5. Performance Requirements and Investment IncentivesShare    


Brunei became a World Trade Organization (WTO) member in 1995 and a signatory to the General Agreement on Tariffs and Trade (GATT) in 1993.

Investment Incentives

Companies involved in the exportation of agriculture, forestry and fishery products can apply for tax relief on export profits. For non-pioneer enterprises, the tax relief period is eight years and up to 11 years for pioneer enterprises.

The corporate income tax rate in Brunei has been reduced from 30 percent (2007 and earlier) to the current rate of 18.5 percent (2015 onwards).

Sole proprietorships and partnerships are not subject to tax. Individuals do not pay any capital gains tax and profits arising from the sale of capital assets are not taxable. Brunei has double-taxation agreements with the United Kingdom, Indonesia, China, Singapore, Vietnam, Bahrain, Oman, Japan, Pakistan, Malaysia, Hong Kong, Laos, Kuwait, Tajikistan, Qatar, and United Arab Emirates. Under the Income Tax (Petroleum) Act, a company is subject to taxes of up to 55 percent for any petroleum operation pursuant to production sharing agreements.

Research and Development

Information not available.

Performance Requirements (Labor)

The Brunei government seeks to increase the number of Bruneians working in the private sector. Brunei’s 2014 Energy White Paper calls for the number of people employed in the energy sector to increase from 20,000 in 2010 to 50,000 in 2035, and for the number of locals employed in the sector to increase from 10,000 to 40,000 during the same period. To advance this goal, all companies competing for a tender in the oil and gas industry are required to have at least half of their employees be Bruneian.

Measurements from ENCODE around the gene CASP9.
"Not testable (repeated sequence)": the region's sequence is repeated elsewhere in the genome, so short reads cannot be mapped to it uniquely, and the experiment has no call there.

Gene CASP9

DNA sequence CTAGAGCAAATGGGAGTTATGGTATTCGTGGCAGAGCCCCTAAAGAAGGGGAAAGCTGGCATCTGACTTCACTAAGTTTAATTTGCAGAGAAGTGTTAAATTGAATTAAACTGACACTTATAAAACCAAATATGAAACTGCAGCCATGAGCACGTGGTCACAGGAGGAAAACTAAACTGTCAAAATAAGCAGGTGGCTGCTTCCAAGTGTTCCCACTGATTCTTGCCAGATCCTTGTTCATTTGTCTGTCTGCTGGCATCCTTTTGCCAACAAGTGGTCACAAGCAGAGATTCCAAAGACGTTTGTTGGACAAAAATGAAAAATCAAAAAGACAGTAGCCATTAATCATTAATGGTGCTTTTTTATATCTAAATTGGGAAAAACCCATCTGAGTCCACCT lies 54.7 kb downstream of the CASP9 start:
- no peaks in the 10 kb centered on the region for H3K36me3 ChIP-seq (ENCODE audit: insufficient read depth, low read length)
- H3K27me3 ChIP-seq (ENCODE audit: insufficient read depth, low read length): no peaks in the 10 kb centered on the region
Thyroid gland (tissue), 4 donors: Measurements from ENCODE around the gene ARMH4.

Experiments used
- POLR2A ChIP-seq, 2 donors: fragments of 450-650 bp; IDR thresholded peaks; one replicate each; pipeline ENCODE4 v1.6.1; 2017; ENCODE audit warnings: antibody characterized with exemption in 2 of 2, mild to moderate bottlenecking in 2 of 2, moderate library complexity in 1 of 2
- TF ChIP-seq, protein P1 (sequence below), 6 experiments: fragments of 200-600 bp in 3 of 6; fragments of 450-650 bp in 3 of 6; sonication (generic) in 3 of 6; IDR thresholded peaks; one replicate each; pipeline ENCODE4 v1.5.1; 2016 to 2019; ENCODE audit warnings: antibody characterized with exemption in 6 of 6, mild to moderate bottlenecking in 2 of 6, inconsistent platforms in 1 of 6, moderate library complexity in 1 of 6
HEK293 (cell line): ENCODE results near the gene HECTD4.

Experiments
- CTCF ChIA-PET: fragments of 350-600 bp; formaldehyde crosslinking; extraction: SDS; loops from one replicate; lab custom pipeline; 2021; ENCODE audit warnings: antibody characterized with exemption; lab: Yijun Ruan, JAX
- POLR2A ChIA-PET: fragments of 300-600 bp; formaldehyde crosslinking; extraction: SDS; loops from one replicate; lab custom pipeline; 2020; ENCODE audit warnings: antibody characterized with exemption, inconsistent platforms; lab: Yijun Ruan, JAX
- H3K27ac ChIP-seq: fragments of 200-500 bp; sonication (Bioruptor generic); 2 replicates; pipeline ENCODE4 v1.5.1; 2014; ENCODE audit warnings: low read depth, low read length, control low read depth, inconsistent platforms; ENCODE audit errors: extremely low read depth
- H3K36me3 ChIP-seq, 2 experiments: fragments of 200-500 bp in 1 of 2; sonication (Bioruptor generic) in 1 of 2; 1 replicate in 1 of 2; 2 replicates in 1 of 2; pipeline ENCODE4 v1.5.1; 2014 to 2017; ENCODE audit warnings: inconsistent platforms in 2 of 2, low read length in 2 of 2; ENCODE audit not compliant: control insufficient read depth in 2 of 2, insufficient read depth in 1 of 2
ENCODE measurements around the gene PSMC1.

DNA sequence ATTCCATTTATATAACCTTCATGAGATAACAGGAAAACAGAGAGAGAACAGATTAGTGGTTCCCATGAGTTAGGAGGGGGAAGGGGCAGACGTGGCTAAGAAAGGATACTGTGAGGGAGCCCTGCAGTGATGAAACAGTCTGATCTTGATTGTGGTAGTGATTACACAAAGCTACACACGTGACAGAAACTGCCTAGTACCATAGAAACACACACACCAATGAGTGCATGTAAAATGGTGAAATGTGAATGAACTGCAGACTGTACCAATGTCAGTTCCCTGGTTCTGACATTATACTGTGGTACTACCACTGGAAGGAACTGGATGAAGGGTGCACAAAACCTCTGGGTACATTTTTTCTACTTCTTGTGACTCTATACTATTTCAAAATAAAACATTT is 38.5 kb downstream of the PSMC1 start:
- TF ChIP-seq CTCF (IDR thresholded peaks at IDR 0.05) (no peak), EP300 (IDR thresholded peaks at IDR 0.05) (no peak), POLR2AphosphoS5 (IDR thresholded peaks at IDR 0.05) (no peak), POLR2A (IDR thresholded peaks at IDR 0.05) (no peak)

Expatriate employment is controlled by a labor quota system administered by the Labor Department and the issuance of employment passes, by the Immigration Department. Brunei allows new companies to apply for special approval to expedite the recruitment of expatriate workers in select positions. According to the Ministry of Home Affairs, the special approval is only available to new companies for up to six months, and covers businesses such as restaurants and shops. The special approval cuts the waiting time for a quota to seven days instead of 21.

Data Storage

In early 2016, the Prime Minister’s Office (PMO) announced plans to develop a National Cyber Defense Framework which is expected to be completed by the end of 2017. Currently, Brunei has not announced any specific legislation pertaining to data storage and data localization requirements.

6. Protection of Property RightsShare    

Real Property

Mortgages are recognized and enforced in Brunei; however, only Bruneians can own land property in Brunei. Foreigners and permanent residents can only hold properties under long-term leases. Most banks have stopped granting housing loans to foreigners and permanent residents. According to the International Monetary Fund (IMF) Brunei country report, Brunei did not attract any Foreign Direct Investment for real estate, rentals, and business activity in 2011 (latest data available). Brunei’s Department of Economic Planning and Development do not publish FDI data for real estate.

Amendments to the Land Code are being considered to ban past practices of proxy land sales to foreigners and permanent residents using power of attorney (PA) and trust deeds (TD). PAs and TDs are no longer recognized as mechanisms in land transactions involving non-citizens. The proposed laws will also be retroactive, converting all existing property owned through PAs and TDs into 60 year leases.

Intellectual Property Rights

Brunei’s IP protection and enforcement regime is still in development but is increasingly strong and effective. The country was removed from the Special 301 report in 2013, and stayed off the list in 2014 and 2015, in recognition of its improving IPR protections, increasing enforcement, and efforts to educate the public about the importance of IPR.